2. Under People you're taking care of, select Add a child/teen to your family list.
  3. You’ll get instructions on how one of your dependent's adult family members can add you (or renew your permissions) as a caregiver.

To request caregiver access in person

Go to a Kaiser Permanente medical facility, where the staff can help you. Be sure to bring:

  • Your photo ID
  • Your child’s Kaiser Permanente Medical Record number
  • Legal documents to support your relationship with the dependent if you are not the child’s biological parent

NOTE: These instructions assume the caregiver has already registered for their own account on kp.org.

As used here, "diminished capacity" means that a person has a physical or intellectual impairment and is unable to consent for you to act on their behalf.

In this circumstance, contact Member Services at your local facility for help setting yourself up as a caregiver. Member Services will process your request and may ask for additional documentation, such as proof of legal guardianship or health care power of attorney.

NOTE: These instructions assume the caregiver has already registered for their own account on kp.org.

To renew your caregiver permissions

Start by signing in to kp.org and then go to Act for a Family Member. (You can also find it in your Profile & Preferences on kp.org, located under My Account.)

If you HAVE active health care coverage through Kaiser Permanente:

  • Find the person in your family list that you’ve been caring for and select View profile
  • On the family member’s profile page, select Renew authorization.

If you DON’T HAVE active health care coverage through Kaiser Permanente:

  • Under People you're taking care of, select either Add a child/teen to your family list or Add an adult to your family list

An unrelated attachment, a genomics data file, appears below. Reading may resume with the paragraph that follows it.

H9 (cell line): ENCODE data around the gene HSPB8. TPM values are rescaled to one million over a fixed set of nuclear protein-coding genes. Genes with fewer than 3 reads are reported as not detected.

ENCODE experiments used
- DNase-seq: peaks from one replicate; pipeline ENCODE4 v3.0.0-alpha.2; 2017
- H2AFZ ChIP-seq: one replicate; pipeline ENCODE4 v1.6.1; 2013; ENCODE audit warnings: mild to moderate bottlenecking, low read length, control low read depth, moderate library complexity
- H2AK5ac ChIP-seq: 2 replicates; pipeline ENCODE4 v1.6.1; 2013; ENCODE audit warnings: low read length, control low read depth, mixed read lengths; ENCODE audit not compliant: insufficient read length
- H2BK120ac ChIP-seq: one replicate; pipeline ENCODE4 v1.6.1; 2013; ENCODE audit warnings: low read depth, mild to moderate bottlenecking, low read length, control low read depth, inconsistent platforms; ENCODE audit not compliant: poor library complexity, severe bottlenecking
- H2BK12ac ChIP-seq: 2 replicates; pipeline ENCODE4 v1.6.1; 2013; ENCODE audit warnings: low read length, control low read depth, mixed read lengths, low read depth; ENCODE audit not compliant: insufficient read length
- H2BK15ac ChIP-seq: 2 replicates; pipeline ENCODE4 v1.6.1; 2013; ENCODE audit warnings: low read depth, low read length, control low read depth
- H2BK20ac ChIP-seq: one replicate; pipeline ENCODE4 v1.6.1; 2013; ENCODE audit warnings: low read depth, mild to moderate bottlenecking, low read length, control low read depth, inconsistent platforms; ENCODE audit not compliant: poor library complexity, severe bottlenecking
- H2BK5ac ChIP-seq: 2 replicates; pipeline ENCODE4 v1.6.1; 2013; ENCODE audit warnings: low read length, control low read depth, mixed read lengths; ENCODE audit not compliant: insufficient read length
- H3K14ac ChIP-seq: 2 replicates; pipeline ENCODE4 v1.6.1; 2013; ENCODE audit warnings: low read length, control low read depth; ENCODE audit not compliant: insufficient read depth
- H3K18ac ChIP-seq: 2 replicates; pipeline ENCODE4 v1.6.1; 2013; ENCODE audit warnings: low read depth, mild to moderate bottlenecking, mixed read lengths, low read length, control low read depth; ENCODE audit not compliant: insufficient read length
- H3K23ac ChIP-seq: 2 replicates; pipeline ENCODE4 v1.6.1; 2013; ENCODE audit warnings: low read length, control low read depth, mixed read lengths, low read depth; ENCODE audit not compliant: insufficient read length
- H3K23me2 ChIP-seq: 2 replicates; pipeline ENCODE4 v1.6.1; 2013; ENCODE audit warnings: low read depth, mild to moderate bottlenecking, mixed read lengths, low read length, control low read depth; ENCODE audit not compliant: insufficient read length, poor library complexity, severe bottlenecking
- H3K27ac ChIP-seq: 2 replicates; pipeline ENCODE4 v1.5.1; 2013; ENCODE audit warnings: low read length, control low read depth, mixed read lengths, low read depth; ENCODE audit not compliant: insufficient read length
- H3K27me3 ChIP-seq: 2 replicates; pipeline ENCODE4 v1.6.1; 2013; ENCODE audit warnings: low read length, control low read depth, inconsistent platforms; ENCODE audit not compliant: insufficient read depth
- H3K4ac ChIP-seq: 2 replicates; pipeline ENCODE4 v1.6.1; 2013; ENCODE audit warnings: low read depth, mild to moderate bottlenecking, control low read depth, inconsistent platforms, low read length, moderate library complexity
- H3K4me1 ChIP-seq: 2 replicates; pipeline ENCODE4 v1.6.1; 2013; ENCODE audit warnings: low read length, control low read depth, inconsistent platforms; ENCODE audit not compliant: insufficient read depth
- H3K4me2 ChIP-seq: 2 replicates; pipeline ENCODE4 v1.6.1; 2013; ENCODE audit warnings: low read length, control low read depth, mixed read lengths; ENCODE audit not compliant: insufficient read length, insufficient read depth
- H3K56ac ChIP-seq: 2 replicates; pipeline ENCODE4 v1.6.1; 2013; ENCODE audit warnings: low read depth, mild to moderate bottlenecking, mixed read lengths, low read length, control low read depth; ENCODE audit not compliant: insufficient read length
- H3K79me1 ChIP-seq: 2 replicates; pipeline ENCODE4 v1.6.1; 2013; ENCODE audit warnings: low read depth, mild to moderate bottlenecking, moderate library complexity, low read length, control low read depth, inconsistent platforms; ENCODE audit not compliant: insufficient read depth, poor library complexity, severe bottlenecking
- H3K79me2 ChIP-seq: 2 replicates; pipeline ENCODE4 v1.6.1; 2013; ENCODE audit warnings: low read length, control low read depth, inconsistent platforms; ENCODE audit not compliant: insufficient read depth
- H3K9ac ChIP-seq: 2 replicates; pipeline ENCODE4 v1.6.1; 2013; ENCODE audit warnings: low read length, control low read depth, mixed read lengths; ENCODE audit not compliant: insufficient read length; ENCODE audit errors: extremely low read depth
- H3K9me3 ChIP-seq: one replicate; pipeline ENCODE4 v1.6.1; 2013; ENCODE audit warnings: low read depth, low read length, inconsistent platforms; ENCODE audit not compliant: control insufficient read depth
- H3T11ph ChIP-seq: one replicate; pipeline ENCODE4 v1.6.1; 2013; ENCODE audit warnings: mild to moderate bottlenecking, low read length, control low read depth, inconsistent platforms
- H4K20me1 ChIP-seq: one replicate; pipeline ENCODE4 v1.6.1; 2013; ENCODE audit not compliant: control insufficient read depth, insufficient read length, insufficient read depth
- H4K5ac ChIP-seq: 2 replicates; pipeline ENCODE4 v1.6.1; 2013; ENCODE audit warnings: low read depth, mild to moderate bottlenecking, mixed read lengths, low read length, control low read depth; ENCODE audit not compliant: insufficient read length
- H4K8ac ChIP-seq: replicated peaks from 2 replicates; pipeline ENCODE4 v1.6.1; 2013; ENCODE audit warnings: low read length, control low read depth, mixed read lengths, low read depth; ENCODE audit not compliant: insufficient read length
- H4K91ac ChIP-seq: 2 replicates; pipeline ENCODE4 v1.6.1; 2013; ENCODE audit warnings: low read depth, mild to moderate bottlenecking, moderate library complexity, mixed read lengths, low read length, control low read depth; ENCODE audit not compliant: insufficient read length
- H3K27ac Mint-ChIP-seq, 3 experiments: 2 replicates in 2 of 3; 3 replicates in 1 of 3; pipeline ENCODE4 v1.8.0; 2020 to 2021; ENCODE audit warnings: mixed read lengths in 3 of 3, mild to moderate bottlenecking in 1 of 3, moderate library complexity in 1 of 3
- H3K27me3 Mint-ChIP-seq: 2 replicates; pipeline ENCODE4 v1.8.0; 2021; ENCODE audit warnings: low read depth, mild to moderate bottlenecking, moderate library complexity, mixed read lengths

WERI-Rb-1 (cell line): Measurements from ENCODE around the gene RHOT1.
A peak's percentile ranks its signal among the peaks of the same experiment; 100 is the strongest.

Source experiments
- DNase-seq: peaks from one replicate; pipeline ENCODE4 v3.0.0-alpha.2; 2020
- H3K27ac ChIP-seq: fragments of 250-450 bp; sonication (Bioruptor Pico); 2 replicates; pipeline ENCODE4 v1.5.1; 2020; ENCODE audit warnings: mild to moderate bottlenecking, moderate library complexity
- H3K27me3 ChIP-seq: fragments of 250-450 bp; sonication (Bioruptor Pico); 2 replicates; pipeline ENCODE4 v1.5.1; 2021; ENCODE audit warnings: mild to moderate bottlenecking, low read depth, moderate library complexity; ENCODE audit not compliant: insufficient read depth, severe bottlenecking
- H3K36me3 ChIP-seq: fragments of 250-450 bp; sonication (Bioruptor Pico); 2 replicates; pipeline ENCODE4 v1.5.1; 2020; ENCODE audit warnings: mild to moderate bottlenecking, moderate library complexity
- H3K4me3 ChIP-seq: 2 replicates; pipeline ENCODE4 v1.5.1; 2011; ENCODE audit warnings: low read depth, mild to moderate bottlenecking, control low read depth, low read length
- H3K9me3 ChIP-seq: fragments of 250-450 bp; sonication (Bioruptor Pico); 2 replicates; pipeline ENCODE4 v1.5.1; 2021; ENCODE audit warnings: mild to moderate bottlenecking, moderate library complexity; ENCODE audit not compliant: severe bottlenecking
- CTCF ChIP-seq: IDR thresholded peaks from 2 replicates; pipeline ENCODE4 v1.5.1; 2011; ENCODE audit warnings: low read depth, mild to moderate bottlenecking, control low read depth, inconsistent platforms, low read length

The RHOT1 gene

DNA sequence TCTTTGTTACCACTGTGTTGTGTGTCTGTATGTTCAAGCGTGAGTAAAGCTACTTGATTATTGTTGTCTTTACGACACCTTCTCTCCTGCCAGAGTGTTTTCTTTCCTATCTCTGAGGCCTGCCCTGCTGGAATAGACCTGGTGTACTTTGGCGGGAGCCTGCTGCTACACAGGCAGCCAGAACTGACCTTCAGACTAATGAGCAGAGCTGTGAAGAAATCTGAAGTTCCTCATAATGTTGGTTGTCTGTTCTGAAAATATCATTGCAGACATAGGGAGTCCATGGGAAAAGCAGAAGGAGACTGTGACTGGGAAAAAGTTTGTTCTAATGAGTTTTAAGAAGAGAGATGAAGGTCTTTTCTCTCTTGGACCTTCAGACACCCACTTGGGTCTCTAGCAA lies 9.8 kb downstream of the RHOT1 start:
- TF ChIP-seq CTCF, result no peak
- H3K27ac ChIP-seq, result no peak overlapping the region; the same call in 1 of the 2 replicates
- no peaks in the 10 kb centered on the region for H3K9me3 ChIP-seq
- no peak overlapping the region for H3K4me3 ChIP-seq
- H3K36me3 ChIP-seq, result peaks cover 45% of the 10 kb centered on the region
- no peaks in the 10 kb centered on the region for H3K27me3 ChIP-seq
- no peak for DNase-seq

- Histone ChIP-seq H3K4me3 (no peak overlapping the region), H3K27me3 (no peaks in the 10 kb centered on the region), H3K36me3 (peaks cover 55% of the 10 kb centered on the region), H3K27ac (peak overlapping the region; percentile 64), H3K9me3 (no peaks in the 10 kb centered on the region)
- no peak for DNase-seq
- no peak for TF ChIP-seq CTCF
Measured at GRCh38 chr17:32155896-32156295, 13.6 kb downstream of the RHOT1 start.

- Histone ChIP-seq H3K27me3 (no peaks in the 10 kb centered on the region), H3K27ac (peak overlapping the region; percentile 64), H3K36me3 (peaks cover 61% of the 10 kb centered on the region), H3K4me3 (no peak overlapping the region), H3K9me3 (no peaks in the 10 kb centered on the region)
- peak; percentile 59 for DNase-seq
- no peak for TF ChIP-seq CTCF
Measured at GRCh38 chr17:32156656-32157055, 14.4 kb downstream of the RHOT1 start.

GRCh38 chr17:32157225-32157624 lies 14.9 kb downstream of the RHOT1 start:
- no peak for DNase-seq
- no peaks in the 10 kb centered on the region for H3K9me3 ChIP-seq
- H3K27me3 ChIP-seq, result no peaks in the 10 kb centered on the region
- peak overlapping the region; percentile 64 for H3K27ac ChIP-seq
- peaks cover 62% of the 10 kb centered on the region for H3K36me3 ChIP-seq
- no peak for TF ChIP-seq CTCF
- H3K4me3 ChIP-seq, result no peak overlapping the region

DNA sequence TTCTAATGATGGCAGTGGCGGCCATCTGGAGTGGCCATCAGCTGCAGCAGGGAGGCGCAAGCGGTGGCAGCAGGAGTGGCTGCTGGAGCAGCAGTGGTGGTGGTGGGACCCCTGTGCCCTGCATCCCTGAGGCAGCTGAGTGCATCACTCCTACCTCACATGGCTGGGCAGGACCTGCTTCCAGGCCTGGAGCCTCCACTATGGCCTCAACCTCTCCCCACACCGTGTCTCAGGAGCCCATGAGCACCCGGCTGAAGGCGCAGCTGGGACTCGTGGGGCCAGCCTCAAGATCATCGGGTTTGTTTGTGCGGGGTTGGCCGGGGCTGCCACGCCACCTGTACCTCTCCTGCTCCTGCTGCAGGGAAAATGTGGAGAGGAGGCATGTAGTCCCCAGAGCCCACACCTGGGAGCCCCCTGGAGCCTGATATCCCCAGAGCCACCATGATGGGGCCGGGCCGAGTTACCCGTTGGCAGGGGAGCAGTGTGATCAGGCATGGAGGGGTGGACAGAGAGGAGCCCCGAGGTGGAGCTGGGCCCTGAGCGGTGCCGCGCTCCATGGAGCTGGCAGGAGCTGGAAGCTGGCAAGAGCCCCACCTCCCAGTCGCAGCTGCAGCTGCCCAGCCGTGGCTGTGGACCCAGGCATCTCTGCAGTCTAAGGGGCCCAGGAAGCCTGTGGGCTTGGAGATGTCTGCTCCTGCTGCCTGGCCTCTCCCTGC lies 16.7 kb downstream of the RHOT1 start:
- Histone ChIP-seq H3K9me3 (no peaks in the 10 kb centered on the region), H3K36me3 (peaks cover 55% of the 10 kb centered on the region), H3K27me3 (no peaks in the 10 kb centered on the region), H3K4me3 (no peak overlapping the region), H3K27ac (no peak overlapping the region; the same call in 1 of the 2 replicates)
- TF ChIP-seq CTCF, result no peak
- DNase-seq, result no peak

• Follow the instructions provided.

NOTE: These instructions assume the caregiver has already registered for their own account on kp.org.

To remove a person you’re caring for from your family list

Start by signing in to kp.org and then go to Act for a Family Member. (You can also find it in your Profile & Preferences on kp.org, located under My Account.)

  1. Under People you’re taking care of, find the name of the family member you’d like to remove. 
  2. Beneath their name, select View profile.
  3. On that family member’s profile page, select Remove this person from your family list.

Someone may be missing from your family list because:

  • Your family member may not be covered under a Kaiser Permanente plan anymore.
  • Your state set a time limit on permission to share records, and your permission to view your family member's records has expired.

To renew your caregiver permissions

  1. Sign in to kp.org and then go to Act for a Family Member. (You can also find it in your Profile & Preferences on kp.org, located under My Account.)
  2. Find the person in your family list that you’ve been caring for and select View profile
  3. On the family member’s profile page, select Renew authorization.